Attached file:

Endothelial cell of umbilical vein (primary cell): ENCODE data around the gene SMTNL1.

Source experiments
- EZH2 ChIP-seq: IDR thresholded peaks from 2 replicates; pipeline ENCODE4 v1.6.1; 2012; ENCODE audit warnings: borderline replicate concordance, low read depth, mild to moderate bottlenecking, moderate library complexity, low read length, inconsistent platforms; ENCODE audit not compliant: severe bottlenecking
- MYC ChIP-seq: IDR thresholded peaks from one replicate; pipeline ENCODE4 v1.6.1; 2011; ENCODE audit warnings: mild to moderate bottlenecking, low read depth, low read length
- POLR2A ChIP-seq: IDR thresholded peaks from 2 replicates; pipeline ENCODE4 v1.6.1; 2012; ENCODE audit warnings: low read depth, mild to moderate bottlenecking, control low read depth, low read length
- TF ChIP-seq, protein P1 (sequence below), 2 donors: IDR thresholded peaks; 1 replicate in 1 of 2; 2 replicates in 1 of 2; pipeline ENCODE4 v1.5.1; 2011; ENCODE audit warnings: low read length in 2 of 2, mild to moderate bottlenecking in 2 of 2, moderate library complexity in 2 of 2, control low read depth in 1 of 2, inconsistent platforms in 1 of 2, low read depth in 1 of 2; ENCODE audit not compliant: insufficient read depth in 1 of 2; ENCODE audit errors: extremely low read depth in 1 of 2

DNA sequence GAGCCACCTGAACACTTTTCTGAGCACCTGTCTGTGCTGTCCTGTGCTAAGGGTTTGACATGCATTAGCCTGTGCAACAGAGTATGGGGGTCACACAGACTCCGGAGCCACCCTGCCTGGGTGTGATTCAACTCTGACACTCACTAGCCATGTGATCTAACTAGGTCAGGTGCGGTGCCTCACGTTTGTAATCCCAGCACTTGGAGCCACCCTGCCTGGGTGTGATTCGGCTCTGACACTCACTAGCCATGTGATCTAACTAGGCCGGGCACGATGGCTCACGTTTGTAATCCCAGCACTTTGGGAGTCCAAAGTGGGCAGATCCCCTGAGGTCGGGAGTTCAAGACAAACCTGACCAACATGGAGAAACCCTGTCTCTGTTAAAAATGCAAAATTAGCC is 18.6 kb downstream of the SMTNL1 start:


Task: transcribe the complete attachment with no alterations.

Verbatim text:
Endothelial cell of umbilical vein (primary cell): ENCODE data around the gene SMTNL1.

Source experiments
- EZH2 ChIP-seq: IDR thresholded peaks from 2 replicates; pipeline ENCODE4 v1.6.1; 2012; ENCODE audit warnings: borderline replicate concordance, low read depth, mild to moderate bottlenecking, moderate library complexity, low read length, inconsistent platforms; ENCODE audit not compliant: severe bottlenecking
- MYC ChIP-seq: IDR thresholded peaks from one replicate; pipeline ENCODE4 v1.6.1; 2011; ENCODE audit warnings: mild to moderate bottlenecking, low read depth, low read length
- POLR2A ChIP-seq: IDR thresholded peaks from 2 replicates; pipeline ENCODE4 v1.6.1; 2012; ENCODE audit warnings: low read depth, mild to moderate bottlenecking, control low read depth, low read length
- TF ChIP-seq, protein P1 (sequence below), 2 donors: IDR thresholded peaks; 1 replicate in 1 of 2; 2 replicates in 1 of 2; pipeline ENCODE4 v1.5.1; 2011; ENCODE audit warnings: low read length in 2 of 2, mild to moderate bottlenecking in 2 of 2, moderate library complexity in 2 of 2, control low read depth in 1 of 2, inconsistent platforms in 1 of 2, low read depth in 1 of 2; ENCODE audit not compliant: insufficient read depth in 1 of 2; ENCODE audit errors: extremely low read depth in 1 of 2

DNA sequence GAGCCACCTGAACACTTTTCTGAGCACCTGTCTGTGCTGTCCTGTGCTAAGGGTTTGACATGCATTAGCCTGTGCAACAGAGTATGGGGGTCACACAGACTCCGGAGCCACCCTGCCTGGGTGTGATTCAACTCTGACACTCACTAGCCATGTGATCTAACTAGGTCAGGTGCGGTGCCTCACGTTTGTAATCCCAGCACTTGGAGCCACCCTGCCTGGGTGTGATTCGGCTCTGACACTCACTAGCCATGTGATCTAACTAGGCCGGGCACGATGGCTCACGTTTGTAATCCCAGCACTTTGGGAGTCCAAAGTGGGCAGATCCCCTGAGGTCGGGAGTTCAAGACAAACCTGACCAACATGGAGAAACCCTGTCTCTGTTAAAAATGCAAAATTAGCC is 18.6 kb downstream of the SMTNL1 start: